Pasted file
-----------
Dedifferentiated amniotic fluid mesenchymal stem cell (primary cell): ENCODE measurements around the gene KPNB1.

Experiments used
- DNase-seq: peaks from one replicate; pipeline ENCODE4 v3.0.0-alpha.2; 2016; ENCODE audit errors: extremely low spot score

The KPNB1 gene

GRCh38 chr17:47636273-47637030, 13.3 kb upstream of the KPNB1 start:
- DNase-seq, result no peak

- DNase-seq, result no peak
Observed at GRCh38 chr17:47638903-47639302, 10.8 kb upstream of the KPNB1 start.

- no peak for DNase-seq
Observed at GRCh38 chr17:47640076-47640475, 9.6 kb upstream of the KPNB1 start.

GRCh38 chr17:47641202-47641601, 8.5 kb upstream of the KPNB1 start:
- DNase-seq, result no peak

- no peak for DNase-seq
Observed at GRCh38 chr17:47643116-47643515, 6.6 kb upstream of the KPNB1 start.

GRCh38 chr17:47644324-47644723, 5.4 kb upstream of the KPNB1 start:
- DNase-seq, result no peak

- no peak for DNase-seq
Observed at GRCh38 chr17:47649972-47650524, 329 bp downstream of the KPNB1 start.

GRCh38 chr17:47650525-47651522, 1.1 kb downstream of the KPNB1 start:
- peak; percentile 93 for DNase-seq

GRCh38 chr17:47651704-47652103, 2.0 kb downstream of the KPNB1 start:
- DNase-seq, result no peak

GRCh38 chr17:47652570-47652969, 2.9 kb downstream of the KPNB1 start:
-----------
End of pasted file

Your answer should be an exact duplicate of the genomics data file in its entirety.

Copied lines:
Dedifferentiated amniotic fluid mesenchymal stem cell (primary cell): ENCODE measurements around the gene KPNB1.

Experiments used
- DNase-seq: peaks from one replicate; pipeline ENCODE4 v3.0.0-alpha.2; 2016; ENCODE audit errors: extremely low spot score

The KPNB1 gene

GRCh38 chr17:47636273-47637030, 13.3 kb upstream of the KPNB1 start:
- DNase-seq, result no peak

- DNase-seq, result no peak
Observed at GRCh38 chr17:47638903-47639302, 10.8 kb upstream of the KPNB1 start.

- no peak for DNase-seq
Observed at GRCh38 chr17:47640076-47640475, 9.6 kb upstream of the KPNB1 start.

GRCh38 chr17:47641202-47641601, 8.5 kb upstream of the KPNB1 start:
- DNase-seq, result no peak

- no peak for DNase-seq
Observed at GRCh38 chr17:47643116-47643515, 6.6 kb upstream of the KPNB1 start.

GRCh38 chr17:47644324-47644723, 5.4 kb upstream of the KPNB1 start:
- DNase-seq, result no peak

- no peak for DNase-seq
Observed at GRCh38 chr17:47649972-47650524, 329 bp downstream of the KPNB1 start.

GRCh38 chr17:47650525-47651522, 1.1 kb downstream of the KPNB1 start:
- peak; percentile 93 for DNase-seq

GRCh38 chr17:47651704-47652103, 2.0 kb downstream of the KPNB1 start:
- DNase-seq, result no peak

GRCh38 chr17:47652570-47652969, 2.9 kb downstream of the KPNB1 start: